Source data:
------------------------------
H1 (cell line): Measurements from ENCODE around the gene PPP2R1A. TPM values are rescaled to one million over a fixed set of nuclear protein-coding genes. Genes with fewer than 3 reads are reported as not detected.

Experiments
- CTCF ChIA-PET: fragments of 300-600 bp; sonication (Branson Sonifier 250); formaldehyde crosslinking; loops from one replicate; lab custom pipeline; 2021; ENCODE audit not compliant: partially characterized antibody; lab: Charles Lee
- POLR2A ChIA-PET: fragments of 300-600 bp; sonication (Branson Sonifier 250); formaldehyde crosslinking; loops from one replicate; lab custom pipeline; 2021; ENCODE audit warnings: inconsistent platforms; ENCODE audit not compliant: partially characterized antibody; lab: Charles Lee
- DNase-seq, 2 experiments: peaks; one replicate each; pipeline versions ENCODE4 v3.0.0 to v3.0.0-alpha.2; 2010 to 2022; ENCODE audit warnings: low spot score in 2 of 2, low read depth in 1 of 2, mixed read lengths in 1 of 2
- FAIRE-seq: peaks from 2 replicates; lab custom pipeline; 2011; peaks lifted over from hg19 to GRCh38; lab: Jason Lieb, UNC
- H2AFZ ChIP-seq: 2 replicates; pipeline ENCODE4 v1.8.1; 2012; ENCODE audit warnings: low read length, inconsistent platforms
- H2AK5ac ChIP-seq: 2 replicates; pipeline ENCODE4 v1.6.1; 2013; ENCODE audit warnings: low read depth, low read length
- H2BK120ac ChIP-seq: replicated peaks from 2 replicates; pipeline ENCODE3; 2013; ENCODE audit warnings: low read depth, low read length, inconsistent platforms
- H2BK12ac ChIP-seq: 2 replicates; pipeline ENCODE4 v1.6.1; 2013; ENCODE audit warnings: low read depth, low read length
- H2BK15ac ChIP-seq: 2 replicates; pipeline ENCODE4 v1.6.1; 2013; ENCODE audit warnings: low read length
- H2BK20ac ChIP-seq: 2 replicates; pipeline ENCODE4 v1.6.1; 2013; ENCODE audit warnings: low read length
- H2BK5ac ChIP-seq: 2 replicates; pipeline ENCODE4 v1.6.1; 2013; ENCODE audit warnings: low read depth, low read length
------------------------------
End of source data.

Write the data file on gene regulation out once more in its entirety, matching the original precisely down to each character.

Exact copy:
H1 (cell line): Measurements from ENCODE around the gene PPP2R1A. TPM values are rescaled to one million over a fixed set of nuclear protein-coding genes. Genes with fewer than 3 reads are reported as not detected.

Experiments
- CTCF ChIA-PET: fragments of 300-600 bp; sonication (Branson Sonifier 250); formaldehyde crosslinking; loops from one replicate; lab custom pipeline; 2021; ENCODE audit not compliant: partially characterized antibody; lab: Charles Lee
- POLR2A ChIA-PET: fragments of 300-600 bp; sonication (Branson Sonifier 250); formaldehyde crosslinking; loops from one replicate; lab custom pipeline; 2021; ENCODE audit warnings: inconsistent platforms; ENCODE audit not compliant: partially characterized antibody; lab: Charles Lee
- DNase-seq, 2 experiments: peaks; one replicate each; pipeline versions ENCODE4 v3.0.0 to v3.0.0-alpha.2; 2010 to 2022; ENCODE audit warnings: low spot score in 2 of 2, low read depth in 1 of 2, mixed read lengths in 1 of 2
- FAIRE-seq: peaks from 2 replicates; lab custom pipeline; 2011; peaks lifted over from hg19 to GRCh38; lab: Jason Lieb, UNC
- H2AFZ ChIP-seq: 2 replicates; pipeline ENCODE4 v1.8.1; 2012; ENCODE audit warnings: low read length, inconsistent platforms
- H2AK5ac ChIP-seq: 2 replicates; pipeline ENCODE4 v1.6.1; 2013; ENCODE audit warnings: low read depth, low read length
- H2BK120ac ChIP-seq: replicated peaks from 2 replicates; pipeline ENCODE3; 2013; ENCODE audit warnings: low read depth, low read length, inconsistent platforms
- H2BK12ac ChIP-seq: 2 replicates; pipeline ENCODE4 v1.6.1; 2013; ENCODE audit warnings: low read depth, low read length
- H2BK15ac ChIP-seq: 2 replicates; pipeline ENCODE4 v1.6.1; 2013; ENCODE audit warnings: low read length
- H2BK20ac ChIP-seq: 2 replicates; pipeline ENCODE4 v1.6.1; 2013; ENCODE audit warnings: low read length
- H2BK5ac ChIP-seq: 2 replicates; pipeline ENCODE4 v1.6.1; 2013; ENCODE audit warnings: low read depth, low read length